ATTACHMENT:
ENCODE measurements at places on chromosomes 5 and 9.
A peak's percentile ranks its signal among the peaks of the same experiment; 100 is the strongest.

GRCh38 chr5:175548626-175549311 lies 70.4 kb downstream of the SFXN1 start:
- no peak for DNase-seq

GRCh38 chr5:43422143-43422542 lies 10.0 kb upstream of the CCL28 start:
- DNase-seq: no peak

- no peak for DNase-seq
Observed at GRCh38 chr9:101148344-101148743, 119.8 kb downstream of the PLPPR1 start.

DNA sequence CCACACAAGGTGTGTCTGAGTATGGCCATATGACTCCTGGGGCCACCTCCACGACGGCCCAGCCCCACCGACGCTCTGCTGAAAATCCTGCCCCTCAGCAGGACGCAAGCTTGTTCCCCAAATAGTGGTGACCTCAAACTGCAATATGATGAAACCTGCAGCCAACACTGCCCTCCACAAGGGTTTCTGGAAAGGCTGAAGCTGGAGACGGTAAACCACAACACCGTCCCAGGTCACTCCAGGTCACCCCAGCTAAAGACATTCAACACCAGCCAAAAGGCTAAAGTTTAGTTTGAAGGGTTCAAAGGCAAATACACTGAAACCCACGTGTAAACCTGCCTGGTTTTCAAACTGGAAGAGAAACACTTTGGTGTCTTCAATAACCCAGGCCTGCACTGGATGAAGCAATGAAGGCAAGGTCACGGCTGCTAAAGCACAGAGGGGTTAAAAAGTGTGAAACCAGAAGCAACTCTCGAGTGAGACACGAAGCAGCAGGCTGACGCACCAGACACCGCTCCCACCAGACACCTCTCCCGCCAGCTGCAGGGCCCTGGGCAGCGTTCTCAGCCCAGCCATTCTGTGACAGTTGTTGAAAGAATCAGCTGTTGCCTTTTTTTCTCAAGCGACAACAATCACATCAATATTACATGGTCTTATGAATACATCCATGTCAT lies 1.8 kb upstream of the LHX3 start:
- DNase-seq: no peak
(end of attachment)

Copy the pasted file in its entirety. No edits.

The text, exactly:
ENCODE measurements at places on chromosomes 5 and 9.
A peak's percentile ranks its signal among the peaks of the same experiment; 100 is the strongest.

GRCh38 chr5:175548626-175549311 lies 70.4 kb downstream of the SFXN1 start:
- no peak for DNase-seq

GRCh38 chr5:43422143-43422542 lies 10.0 kb upstream of the CCL28 start:
- DNase-seq: no peak

- no peak for DNase-seq
Observed at GRCh38 chr9:101148344-101148743, 119.8 kb downstream of the PLPPR1 start.

DNA sequence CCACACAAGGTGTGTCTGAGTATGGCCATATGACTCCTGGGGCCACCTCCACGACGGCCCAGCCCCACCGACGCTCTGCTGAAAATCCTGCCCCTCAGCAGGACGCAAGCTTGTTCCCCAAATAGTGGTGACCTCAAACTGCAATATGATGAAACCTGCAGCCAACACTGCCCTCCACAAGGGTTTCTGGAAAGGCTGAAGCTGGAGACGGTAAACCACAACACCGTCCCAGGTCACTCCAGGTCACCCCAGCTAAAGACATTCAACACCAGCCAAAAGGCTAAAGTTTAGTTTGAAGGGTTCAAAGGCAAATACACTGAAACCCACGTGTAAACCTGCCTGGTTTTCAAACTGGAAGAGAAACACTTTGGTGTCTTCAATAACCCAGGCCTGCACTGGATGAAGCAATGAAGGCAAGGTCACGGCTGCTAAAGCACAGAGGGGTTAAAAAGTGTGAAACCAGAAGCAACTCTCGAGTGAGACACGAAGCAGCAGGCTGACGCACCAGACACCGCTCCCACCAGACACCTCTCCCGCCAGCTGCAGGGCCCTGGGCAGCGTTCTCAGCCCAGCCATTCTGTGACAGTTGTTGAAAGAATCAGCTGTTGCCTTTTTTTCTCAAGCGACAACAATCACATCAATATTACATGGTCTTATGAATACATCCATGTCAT lies 1.8 kb upstream of the LHX3 start:
- DNase-seq: no peak